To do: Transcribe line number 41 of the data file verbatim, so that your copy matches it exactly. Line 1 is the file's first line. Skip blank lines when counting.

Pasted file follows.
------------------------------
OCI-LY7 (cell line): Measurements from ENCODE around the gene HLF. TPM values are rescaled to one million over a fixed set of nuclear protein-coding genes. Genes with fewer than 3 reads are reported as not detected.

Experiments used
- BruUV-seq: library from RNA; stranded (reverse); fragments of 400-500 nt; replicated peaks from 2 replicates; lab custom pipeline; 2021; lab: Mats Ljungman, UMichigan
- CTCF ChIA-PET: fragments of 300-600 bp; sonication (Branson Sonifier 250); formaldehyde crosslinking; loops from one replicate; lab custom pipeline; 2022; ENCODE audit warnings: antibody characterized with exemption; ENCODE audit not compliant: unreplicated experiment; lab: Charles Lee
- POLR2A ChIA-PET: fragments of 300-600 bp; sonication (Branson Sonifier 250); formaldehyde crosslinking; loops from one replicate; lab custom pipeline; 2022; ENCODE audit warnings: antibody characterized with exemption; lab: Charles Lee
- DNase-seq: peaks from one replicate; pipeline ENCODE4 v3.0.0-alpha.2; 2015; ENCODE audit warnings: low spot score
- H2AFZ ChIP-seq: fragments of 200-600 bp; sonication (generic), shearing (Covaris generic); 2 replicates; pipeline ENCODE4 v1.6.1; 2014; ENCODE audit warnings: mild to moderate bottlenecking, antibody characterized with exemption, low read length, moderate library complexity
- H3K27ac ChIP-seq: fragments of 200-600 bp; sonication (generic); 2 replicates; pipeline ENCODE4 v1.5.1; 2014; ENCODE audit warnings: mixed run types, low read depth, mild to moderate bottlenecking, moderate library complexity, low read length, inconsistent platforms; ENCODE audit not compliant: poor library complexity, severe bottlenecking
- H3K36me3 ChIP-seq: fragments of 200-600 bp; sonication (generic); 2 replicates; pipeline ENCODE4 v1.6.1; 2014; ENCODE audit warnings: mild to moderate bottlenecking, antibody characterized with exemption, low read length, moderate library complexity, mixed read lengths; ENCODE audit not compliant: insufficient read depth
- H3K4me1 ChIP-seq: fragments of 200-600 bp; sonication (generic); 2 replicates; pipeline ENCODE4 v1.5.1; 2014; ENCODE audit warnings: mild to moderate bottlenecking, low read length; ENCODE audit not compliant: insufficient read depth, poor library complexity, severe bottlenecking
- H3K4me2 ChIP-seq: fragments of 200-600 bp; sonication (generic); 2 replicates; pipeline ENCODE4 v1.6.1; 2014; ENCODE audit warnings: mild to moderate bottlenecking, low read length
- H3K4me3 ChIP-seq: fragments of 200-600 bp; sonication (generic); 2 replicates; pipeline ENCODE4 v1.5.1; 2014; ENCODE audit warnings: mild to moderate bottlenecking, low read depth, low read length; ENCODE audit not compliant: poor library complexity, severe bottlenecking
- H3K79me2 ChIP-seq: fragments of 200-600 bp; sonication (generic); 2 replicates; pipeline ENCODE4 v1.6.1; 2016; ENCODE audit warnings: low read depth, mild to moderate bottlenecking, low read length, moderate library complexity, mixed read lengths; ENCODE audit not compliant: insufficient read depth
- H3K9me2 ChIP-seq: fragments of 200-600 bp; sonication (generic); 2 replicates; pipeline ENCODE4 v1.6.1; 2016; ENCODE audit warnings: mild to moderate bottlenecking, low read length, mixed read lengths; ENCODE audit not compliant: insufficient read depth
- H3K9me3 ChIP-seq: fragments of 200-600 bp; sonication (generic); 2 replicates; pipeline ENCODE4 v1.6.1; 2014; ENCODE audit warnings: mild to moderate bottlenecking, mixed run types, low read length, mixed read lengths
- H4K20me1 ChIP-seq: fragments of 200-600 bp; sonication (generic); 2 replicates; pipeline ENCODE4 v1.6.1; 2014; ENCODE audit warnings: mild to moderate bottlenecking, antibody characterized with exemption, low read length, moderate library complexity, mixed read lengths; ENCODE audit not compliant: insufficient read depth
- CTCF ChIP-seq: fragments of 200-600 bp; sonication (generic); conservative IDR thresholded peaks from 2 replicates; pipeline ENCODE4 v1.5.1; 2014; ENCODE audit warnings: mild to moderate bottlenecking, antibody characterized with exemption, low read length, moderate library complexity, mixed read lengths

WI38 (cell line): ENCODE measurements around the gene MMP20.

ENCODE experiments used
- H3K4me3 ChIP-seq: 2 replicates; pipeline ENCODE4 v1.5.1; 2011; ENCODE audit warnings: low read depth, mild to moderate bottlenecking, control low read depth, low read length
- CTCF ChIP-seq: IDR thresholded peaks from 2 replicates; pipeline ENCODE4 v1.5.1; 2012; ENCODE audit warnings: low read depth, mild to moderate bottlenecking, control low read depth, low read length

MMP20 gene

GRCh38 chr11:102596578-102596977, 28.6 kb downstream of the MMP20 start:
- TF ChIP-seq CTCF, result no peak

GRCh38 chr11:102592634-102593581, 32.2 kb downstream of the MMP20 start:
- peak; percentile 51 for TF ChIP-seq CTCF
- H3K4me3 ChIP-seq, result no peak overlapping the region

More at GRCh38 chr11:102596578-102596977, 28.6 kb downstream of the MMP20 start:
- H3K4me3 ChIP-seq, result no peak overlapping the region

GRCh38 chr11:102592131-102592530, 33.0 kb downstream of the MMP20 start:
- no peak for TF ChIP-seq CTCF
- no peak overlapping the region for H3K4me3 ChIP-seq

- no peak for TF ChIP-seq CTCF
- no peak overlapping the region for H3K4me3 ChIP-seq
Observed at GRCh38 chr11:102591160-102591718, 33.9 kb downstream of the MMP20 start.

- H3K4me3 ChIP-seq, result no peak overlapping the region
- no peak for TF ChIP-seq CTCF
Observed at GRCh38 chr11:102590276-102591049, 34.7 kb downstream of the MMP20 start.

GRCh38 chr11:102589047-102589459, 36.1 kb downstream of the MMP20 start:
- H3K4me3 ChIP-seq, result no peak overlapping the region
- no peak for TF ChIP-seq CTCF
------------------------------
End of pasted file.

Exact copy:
- no peak for TF ChIP-seq CTCF